What does it mean for a patent application to be allowed?
A patent application will be allowed to issue into as a valid and enforceable U.S. patent after it has been found by the U.S. Patent and Trademark Office to comply with the statutory requirements for patentability. When an application is apparently ready for allowance, it may be reviewed by an examiner to make certain that the whole application meets all formal and substantive (i.e., statutory) requirements and that the language of the claims is enabled by and finds adequately descriptive support in the application disclosure as originally filed. Neglect to give due attention to these matters may lead to confusion as to the scope of the patent.
Frequently, the invention as originally described and claimed was of much greater scope than that defined in the claims as allowed. Some or much of the subject matter disclosed may be entirely outside the bounds of the claims accepted by the applicant. In such case, the examiner should require the applicant to modify the brief summary of the invention and restrict the descriptive matter so as to be in harmony with the claims. However valuable for reference purposes the examiner may consider the matter which is extraneous to the claimed invention, patents should be confined in their disclosures to the respective inventions patented (see 37 CFR 1.71 and 1.73). Of course, enough background should be included to make the invention clearly understandable.
How do I find out if my patent application has been allowed to issue as a U.S. Patent?
If, on examination, it appears that the applicant is entitled to a patent under the law, a notice of allowance will be sent to the applicant at the correspondence address indicated in § 1.33. The notice of allowance shall specify a sum constituting the issue fee which must be paid within three months from the date of mailing of the notice of allowance to avoid abandonment of the application. The sum specified in the notice of allowance may also include the publication fee, in which case the issue fee and publication fee (§ 1.211(e)) must both be paid within three months from the date of mailing of the notice of allowance to avoid abandonment of the application. This three-month period is not extendable.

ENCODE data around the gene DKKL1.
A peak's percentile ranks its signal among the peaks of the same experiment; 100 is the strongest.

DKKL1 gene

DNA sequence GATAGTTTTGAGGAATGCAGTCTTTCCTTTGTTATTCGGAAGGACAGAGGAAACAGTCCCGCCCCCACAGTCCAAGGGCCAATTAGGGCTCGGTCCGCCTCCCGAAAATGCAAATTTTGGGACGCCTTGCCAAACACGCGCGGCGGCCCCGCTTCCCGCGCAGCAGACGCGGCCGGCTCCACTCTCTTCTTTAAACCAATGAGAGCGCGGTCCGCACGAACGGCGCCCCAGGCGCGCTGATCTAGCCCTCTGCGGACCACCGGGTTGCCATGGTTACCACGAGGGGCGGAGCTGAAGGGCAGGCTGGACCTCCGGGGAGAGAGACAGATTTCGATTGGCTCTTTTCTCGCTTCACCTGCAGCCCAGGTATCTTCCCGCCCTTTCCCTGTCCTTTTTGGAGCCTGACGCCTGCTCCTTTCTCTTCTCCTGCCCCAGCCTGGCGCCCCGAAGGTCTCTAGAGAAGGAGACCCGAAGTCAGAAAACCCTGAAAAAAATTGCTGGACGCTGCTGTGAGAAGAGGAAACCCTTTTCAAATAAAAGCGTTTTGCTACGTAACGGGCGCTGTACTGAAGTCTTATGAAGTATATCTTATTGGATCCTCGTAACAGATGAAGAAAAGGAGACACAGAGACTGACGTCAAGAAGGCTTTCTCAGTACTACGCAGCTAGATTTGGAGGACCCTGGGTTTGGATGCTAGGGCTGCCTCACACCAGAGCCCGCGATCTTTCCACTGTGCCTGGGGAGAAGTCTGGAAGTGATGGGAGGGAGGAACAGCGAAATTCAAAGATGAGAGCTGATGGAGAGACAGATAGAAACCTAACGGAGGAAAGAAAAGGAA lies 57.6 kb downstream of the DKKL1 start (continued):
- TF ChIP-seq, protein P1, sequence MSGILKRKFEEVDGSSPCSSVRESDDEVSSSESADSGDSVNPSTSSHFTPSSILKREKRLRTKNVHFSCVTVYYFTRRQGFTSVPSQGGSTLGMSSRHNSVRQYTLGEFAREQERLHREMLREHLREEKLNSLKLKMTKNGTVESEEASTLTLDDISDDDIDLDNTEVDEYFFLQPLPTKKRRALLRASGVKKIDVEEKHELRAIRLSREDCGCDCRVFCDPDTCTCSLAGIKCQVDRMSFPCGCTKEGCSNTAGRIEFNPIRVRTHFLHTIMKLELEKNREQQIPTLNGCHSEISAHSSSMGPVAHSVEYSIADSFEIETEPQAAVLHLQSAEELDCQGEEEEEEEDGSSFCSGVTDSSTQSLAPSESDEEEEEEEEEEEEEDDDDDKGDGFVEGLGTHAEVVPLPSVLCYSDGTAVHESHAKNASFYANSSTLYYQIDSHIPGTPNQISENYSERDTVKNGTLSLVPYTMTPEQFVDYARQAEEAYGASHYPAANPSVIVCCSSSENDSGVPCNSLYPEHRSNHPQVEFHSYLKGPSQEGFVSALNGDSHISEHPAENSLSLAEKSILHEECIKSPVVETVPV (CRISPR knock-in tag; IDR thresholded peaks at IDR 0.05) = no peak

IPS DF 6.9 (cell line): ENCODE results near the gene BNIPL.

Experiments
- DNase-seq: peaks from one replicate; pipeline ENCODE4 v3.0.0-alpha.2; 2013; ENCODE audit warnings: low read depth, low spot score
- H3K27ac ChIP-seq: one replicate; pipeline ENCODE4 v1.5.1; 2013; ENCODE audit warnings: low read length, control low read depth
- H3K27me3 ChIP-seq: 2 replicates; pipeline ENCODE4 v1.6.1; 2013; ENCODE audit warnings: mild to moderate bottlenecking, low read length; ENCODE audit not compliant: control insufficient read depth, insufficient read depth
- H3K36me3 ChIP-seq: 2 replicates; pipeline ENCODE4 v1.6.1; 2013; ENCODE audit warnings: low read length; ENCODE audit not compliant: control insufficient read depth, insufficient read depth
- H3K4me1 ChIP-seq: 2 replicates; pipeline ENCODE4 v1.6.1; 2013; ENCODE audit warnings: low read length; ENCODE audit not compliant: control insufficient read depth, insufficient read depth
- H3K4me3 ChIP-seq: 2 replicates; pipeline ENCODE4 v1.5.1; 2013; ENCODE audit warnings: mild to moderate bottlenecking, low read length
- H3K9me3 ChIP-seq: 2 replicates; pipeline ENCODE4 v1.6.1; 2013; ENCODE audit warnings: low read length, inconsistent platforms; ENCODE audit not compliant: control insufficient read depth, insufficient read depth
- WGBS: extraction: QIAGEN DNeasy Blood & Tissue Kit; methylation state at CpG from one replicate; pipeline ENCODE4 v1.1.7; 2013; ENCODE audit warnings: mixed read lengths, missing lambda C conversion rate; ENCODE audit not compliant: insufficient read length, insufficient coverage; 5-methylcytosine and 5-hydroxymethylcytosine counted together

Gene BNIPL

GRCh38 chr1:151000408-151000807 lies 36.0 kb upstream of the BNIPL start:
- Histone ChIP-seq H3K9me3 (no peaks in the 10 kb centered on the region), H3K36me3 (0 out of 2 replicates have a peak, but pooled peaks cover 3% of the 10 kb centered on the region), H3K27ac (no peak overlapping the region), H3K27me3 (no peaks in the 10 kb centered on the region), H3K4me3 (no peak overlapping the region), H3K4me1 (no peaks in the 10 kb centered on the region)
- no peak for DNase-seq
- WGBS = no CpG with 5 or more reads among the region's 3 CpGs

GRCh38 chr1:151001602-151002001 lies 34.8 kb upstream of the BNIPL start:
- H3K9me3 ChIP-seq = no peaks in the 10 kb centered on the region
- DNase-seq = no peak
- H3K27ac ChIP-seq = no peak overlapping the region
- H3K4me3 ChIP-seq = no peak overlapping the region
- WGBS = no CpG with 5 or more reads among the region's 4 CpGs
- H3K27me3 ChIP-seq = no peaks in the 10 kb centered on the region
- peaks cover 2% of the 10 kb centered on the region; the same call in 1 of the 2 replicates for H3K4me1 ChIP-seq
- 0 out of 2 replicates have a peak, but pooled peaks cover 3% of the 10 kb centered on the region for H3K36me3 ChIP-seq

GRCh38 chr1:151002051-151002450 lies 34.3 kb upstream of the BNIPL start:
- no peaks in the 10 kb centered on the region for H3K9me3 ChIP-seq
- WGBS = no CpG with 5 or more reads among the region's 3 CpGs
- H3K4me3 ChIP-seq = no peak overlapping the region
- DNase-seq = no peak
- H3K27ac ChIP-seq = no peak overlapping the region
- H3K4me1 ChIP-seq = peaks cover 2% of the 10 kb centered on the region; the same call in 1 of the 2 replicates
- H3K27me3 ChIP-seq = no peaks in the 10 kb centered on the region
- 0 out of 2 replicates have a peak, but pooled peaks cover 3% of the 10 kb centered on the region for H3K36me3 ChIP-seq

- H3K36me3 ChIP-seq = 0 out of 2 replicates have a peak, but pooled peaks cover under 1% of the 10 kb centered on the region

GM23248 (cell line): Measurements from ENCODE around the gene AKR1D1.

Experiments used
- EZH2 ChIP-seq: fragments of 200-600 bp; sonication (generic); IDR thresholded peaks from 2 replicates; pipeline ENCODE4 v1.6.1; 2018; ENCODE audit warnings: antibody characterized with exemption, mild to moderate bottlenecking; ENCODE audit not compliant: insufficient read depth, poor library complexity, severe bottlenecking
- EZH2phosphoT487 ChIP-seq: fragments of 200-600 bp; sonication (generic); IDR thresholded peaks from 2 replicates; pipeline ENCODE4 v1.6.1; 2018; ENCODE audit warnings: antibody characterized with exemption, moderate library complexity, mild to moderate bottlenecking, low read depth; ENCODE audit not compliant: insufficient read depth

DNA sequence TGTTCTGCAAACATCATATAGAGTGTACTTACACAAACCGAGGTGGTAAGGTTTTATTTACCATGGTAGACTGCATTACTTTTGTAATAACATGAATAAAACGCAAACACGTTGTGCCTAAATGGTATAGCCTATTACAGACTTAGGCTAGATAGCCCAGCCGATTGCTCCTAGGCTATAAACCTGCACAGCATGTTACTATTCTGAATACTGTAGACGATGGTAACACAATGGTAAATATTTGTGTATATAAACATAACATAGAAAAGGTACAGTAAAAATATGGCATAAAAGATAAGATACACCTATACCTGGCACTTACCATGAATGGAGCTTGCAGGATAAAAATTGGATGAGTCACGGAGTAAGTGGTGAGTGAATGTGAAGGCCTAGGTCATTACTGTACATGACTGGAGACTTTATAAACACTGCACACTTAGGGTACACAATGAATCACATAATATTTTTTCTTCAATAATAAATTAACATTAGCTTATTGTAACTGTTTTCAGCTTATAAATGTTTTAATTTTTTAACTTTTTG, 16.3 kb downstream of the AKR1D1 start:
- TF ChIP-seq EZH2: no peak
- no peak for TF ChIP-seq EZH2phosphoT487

What happens after my patent application is allowed to issue as a U.S. Patent?
A Notice of Allowance is prepared and mailed, and the mailing date appearing thereon is recorded on the paper or image file wrapper table of contents. If an application is subject to publication, the Notice of Allowance will require both the issue fee and the publication fee. See 37 CFR 1.211(e).
What is the issue fee and when is it due?
The issue fee and any required publication fee are due three months from the date of the Notice of Allowance. The amount of the issue fee and any required publication fee are shown in the Notice of Allowance. The Notice of Allowance will also reflect any issue fee previously paid in the application. The issue fee due does not reflect a credit for any previously paid issue fee in the application. The fee(s) due will be accepted from the applicant, assignee, or a registered attorney or agent, either of record or under 37 CFR 1.34.
What happens after the issue fee has been paid?
Under the current publication process, utility and reissue patents are issued within about four weeks after the issue fee and any required publication fee are received in the Office. A patent number and issue date will be assigned to an application and an Issue Notification will be mailed after the issue fee has been paid and processed by the USPTO. Because the Issue Notification may be mailed less than two weeks before the application is expected to issue as a patent, applicants are advised to file any continuing application before receiving the Issue Notification to avoid loss of copendency.